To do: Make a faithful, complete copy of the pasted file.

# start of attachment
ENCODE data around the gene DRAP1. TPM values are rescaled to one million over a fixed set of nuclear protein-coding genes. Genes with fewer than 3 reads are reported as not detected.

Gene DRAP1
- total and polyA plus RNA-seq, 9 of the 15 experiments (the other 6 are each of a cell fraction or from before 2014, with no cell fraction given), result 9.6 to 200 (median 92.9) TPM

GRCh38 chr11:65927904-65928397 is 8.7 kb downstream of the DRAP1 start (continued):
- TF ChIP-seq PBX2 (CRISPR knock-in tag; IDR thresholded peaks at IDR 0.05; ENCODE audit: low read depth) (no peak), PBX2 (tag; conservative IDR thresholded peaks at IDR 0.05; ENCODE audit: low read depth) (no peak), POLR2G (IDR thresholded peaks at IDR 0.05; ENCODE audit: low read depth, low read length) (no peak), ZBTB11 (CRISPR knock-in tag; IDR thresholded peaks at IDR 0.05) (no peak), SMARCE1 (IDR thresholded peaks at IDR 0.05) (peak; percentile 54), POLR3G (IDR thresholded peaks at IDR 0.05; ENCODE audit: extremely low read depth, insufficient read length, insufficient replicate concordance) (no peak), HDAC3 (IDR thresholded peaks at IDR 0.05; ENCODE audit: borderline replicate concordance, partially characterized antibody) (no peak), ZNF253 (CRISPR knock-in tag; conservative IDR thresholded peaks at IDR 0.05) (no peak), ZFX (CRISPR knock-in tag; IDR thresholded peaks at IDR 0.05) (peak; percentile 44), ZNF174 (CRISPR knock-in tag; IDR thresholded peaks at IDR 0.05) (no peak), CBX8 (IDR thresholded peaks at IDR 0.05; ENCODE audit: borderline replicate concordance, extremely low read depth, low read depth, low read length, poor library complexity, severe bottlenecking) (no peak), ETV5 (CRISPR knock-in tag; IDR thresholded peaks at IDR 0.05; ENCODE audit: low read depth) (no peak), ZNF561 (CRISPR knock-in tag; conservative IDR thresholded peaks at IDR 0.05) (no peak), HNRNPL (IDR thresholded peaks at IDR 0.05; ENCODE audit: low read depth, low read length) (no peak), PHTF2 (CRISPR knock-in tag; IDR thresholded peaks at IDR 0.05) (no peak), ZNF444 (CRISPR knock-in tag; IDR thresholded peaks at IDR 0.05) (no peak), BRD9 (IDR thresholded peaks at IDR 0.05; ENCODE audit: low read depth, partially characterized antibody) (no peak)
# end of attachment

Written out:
ENCODE data around the gene DRAP1. TPM values are rescaled to one million over a fixed set of nuclear protein-coding genes. Genes with fewer than 3 reads are reported as not detected.

Gene DRAP1
- total and polyA plus RNA-seq, 9 of the 15 experiments (the other 6 are each of a cell fraction or from before 2014, with no cell fraction given), result 9.6 to 200 (median 92.9) TPM

GRCh38 chr11:65927904-65928397 is 8.7 kb downstream of the DRAP1 start (continued):
- TF ChIP-seq PBX2 (CRISPR knock-in tag; IDR thresholded peaks at IDR 0.05; ENCODE audit: low read depth) (no peak), PBX2 (tag; conservative IDR thresholded peaks at IDR 0.05; ENCODE audit: low read depth) (no peak), POLR2G (IDR thresholded peaks at IDR 0.05; ENCODE audit: low read depth, low read length) (no peak), ZBTB11 (CRISPR knock-in tag; IDR thresholded peaks at IDR 0.05) (no peak), SMARCE1 (IDR thresholded peaks at IDR 0.05) (peak; percentile 54), POLR3G (IDR thresholded peaks at IDR 0.05; ENCODE audit: extremely low read depth, insufficient read length, insufficient replicate concordance) (no peak), HDAC3 (IDR thresholded peaks at IDR 0.05; ENCODE audit: borderline replicate concordance, partially characterized antibody) (no peak), ZNF253 (CRISPR knock-in tag; conservative IDR thresholded peaks at IDR 0.05) (no peak), ZFX (CRISPR knock-in tag; IDR thresholded peaks at IDR 0.05) (peak; percentile 44), ZNF174 (CRISPR knock-in tag; IDR thresholded peaks at IDR 0.05) (no peak), CBX8 (IDR thresholded peaks at IDR 0.05; ENCODE audit: borderline replicate concordance, extremely low read depth, low read depth, low read length, poor library complexity, severe bottlenecking) (no peak), ETV5 (CRISPR knock-in tag; IDR thresholded peaks at IDR 0.05; ENCODE audit: low read depth) (no peak), ZNF561 (CRISPR knock-in tag; conservative IDR thresholded peaks at IDR 0.05) (no peak), HNRNPL (IDR thresholded peaks at IDR 0.05; ENCODE audit: low read depth, low read length) (no peak), PHTF2 (CRISPR knock-in tag; IDR thresholded peaks at IDR 0.05) (no peak), ZNF444 (CRISPR knock-in tag; IDR thresholded peaks at IDR 0.05) (no peak), BRD9 (IDR thresholded peaks at IDR 0.05; ENCODE audit: low read depth, partially characterized antibody) (no peak)